The first senior U.S. official to visit Egypt since the army toppled its elected president meets officials on Monday to urge them to swiftly restore democracy, while thousands of supporters of the ousted Islamist leader take to the streets.
Deputy Secretary of State William Burns arrived in a divided capital where both sides are furious at the United States, the superpower which supports Egypt with $1.5 billion in annual aid, mostly for the army that deposed President Mohamed Mursi.
Crisis in the Arab world's most populous state, which signed a peace treaty with Israel in 1979 and straddles the strategic Suez Canal, has alarmed allies in the region and the West.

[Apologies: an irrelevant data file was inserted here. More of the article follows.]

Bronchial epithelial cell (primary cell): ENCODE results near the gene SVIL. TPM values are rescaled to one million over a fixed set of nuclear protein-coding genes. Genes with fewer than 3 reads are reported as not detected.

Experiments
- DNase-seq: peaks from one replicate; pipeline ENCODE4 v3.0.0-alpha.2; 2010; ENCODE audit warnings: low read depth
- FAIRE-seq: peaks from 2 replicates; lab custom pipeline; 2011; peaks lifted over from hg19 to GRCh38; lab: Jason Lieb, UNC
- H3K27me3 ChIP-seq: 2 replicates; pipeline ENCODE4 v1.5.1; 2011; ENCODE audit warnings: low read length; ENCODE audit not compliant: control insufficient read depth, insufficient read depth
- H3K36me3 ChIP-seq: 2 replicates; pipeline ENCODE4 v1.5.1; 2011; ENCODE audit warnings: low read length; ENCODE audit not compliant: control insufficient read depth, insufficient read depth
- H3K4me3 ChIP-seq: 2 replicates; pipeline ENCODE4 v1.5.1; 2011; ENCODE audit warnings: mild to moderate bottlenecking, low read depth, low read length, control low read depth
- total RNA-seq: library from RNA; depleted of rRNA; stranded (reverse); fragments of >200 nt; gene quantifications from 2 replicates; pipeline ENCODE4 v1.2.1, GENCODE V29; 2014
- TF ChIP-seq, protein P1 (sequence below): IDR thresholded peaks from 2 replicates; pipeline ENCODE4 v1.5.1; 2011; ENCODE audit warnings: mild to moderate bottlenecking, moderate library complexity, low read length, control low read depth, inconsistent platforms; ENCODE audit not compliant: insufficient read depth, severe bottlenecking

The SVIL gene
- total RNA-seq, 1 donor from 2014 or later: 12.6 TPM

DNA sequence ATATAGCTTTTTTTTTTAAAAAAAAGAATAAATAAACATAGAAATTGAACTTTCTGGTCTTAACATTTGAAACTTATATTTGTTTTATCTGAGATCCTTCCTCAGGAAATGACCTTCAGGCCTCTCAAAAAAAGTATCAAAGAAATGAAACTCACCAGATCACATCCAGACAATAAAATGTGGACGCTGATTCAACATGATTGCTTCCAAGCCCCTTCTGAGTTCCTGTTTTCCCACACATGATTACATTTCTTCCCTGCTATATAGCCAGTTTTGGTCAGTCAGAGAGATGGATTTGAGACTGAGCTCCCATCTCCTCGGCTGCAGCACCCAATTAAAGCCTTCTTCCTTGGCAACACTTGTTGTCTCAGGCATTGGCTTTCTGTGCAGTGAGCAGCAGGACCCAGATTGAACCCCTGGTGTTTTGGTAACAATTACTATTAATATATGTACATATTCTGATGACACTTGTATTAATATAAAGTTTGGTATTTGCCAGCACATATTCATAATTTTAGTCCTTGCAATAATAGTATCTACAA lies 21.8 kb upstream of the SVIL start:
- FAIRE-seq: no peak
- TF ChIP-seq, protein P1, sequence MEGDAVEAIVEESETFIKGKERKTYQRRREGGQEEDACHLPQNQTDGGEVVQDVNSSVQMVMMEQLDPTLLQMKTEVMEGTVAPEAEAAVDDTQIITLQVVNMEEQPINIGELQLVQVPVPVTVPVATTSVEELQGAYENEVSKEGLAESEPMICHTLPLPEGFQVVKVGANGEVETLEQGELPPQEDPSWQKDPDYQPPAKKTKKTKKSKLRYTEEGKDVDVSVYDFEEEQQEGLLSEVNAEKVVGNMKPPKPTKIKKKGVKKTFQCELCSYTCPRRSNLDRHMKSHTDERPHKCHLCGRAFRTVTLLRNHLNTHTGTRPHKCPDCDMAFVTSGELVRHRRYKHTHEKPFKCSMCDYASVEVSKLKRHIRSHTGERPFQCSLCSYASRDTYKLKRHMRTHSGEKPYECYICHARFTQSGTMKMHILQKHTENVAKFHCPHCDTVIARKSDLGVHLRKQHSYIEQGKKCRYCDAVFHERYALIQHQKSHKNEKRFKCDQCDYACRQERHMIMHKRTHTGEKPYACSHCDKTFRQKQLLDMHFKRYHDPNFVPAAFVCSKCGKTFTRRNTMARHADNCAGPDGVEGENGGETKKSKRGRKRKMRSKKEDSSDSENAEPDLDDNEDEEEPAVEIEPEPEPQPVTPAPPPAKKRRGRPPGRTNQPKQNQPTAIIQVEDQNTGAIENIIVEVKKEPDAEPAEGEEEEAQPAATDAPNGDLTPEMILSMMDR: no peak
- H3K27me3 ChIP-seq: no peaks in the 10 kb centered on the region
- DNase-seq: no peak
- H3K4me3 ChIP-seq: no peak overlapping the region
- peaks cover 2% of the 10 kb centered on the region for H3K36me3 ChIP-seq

Washington is torn between its professed support for democracy and its clear uneasiness at the rise of Mursi's Muslim Brotherhood, so far refusing to say whether it views Mursi's removal as a coup, which would require it to halt its aid.
Islamists, who have maintained a vigil demanding Mursi be reinstated, have called a mass protest for Monday, as have Mursi's secularist opponents. Demonstrations in Cairo have been largely peaceful for the past week after at least 92 people were killed in the days after Mursi was toppled.
Two rows of armored personnel carriers were in place near the mosque square in northeast Cairo where Mursi supporters have maintained their vigil. Barbed wire was blocking the street leading from the protest site to the Republican Guard barracks, scene of the worst violence a week ago when uniformed snipers were filmed firing from the rooftops into a crowd.
Read more: Egypt Islamists march as senior U.S. official visits - Yahoo! News